Quite a few things jumped out at me in the passage we are reading this morning. I’ll keep it limited to three theological observations/ applications for the sake of brevity. First, we see the first mission Paul is entrusted with by the church is to send relief to the church in Jerusalem (11:27-30, 12:25). It is interesting to note that where the gospel started, becomes the place of greatest need. We practice missions in quite a different way these days. Generally a church sends missionaries and money out to the mission field. Here the off shoot of the church in Jerusalem was sending money back to aid those in Jerusalem. It speaks of Jerusalem’s great need as well as the Antioch church’s great love for their fellow believers. Too often in church life we imagine a competition between one another for nickels and noses, yet these churches saw it as their obligation to help one another even to the point of sending people and resources.
The second observation is to note that these events while read swiftly on a page actually occurred over years. We are reading a highlight of the decades that span the infancy of the early church. We know that Paul didn’t start his missionary work right away but spent years in Tarsus and Antioch (Acts 11:25-26). We also note when Peter was set free from prison at the time of the Passover (Acts 12:3-4), which is the same time of year/ festival where Jesus was murdered and rose from the dead, so we know that well over a year has passed between all of these events. Sometimes we can develop apathy towards certain things because it doesn’t seem like God is moving or even moving fast enough. Patience is the word of the day as we note that God moves in his own time. Sometimes it is explosive, but often times it’s slow. What we see recorded in Acts are the highlights of decades of activity. Trust the Lord and keep putting one foot in front of the other on the path he has you on. One day you’ll look back and see just how consistently trusting in him has transformed your character.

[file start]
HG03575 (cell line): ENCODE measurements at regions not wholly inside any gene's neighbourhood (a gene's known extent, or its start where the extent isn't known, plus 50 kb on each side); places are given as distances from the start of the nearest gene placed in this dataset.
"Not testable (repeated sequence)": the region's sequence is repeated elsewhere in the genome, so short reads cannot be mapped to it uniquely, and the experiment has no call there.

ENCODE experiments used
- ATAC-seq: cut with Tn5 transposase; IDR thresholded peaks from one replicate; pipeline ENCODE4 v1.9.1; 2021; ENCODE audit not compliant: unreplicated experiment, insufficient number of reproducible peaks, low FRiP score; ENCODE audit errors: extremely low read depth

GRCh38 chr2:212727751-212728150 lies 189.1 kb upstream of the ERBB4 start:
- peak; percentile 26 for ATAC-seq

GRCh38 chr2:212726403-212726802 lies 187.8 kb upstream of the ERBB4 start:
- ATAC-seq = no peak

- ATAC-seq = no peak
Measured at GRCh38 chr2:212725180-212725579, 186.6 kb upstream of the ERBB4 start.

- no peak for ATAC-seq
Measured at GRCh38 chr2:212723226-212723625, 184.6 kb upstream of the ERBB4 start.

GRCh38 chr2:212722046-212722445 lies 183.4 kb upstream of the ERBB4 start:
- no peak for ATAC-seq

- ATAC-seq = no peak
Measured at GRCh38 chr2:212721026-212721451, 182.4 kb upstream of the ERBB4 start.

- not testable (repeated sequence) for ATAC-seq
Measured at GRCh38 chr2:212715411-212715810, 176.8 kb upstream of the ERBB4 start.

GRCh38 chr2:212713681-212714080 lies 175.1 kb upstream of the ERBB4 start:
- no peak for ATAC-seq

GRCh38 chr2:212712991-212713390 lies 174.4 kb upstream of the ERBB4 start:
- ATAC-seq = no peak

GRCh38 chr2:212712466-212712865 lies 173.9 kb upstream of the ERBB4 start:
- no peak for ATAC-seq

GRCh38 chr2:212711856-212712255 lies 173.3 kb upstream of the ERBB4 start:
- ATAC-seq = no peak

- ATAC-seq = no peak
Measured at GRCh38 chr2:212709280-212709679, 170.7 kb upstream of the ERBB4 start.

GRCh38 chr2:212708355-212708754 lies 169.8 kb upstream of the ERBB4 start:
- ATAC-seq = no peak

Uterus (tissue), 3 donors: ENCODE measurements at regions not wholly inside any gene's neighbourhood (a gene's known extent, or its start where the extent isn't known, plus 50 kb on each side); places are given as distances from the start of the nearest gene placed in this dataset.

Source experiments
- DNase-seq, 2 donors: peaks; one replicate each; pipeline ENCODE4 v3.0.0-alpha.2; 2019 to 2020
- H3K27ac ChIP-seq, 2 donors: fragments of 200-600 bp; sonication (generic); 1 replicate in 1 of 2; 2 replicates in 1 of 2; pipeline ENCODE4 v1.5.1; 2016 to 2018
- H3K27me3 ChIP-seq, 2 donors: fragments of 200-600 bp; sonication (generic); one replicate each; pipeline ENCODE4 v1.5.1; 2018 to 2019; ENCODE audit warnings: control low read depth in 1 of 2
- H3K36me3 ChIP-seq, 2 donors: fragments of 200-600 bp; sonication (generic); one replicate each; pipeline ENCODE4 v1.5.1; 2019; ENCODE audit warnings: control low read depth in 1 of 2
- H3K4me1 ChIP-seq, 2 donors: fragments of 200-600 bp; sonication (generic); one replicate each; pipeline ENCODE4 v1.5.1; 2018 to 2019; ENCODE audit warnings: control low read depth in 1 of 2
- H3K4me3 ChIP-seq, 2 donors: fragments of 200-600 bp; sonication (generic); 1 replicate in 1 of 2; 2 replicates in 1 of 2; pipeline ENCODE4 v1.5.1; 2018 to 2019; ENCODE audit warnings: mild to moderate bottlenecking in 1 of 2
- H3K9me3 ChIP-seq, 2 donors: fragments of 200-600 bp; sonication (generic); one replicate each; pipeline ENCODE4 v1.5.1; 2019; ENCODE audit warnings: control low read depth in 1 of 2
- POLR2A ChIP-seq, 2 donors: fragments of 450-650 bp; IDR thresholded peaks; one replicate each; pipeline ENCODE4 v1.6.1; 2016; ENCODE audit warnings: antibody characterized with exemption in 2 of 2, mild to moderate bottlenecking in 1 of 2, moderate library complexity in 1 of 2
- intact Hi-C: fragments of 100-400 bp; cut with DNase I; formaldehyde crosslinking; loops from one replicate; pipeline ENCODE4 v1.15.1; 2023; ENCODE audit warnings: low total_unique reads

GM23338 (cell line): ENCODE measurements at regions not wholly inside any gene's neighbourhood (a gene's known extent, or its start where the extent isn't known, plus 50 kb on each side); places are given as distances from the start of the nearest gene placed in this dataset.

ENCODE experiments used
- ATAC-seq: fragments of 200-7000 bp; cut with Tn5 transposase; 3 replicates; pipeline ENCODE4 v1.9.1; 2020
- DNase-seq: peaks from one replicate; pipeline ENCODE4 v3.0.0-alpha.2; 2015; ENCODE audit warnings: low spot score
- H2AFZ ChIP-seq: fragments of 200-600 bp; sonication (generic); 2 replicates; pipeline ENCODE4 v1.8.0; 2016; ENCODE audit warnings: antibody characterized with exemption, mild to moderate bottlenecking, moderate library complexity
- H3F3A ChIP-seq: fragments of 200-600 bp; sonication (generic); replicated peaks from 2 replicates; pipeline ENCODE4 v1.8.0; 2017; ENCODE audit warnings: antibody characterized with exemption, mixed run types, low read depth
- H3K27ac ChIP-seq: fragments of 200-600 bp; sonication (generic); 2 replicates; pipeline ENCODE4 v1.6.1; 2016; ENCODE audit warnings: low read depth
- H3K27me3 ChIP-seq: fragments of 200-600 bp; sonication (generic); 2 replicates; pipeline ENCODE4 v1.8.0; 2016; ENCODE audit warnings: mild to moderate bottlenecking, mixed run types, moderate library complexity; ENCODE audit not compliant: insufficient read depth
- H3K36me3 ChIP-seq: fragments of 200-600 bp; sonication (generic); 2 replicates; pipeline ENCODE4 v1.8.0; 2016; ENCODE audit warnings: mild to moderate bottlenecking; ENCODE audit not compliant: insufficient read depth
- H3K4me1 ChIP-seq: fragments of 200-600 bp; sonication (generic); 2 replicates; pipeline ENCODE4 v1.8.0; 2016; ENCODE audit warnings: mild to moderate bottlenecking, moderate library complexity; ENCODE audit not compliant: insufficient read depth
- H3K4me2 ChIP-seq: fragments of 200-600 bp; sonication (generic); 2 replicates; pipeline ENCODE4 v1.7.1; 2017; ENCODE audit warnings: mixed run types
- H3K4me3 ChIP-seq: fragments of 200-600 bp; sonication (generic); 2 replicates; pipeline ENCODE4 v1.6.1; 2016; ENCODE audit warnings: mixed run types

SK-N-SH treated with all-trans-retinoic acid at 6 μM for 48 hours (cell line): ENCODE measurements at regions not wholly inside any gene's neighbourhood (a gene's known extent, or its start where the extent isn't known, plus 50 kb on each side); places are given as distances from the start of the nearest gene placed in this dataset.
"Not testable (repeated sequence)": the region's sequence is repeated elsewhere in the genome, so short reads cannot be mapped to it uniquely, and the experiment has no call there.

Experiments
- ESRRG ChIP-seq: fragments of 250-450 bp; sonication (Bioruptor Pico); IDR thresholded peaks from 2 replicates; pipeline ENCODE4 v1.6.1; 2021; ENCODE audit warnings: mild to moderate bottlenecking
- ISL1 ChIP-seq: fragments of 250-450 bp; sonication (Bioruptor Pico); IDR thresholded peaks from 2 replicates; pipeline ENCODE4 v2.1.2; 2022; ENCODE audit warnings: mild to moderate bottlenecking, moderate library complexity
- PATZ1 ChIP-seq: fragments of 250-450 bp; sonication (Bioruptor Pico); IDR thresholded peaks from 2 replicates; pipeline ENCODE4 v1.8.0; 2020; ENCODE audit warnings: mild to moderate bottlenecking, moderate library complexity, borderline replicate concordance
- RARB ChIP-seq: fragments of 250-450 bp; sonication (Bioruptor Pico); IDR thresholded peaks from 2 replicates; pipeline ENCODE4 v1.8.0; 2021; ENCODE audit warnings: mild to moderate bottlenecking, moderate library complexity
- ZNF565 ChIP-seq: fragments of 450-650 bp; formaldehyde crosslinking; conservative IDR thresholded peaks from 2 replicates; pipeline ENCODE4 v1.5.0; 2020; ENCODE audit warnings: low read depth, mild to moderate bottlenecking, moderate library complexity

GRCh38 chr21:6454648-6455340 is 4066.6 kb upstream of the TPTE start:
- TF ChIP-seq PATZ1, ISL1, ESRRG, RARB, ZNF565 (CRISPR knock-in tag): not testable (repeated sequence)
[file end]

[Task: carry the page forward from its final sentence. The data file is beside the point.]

Third I want to note that Cornelius and his bunch received the Holy Spirit BEFORE they were baptized. Acts is often used by certain friends to try and establish a gospel plus works based salvation, where individuals MUST be baptized in order to be SAVED. I certainly validate the importance of baptism (I am a Baptist, it’s in the name). When and were possible those who profess Christ should be baptized. It’s the first step of obedience in the LORD and if you don’t take that first step in outwardly trusting God then it’s fair to say your faith is suspect at the very least. That being said, Baptism doesn’t save you, Jesus saves you. In the process of salvation it is clear to me that God must do His work in our hearts first. Water baptism in this instance was clearly an outward symbol of what God had already done in the hearts of Cornelius and his family (Acts 10:47, 11:16-17).
Father, thank you for how you work and move in our lives. I pray that as we look over our years in following you that we see your mighty hand at work in our lives. I pray that you would help us to be confident in your work. I pray that we would work together in unity for the sake of your kingdom and your glory. In Jesus’ Name, Amen.
- Last Year’s Post
- Acts 10: The Gospel and the Nations
- Acts 11: Standing Up
- Acts 12: Is It Too Good To Be True?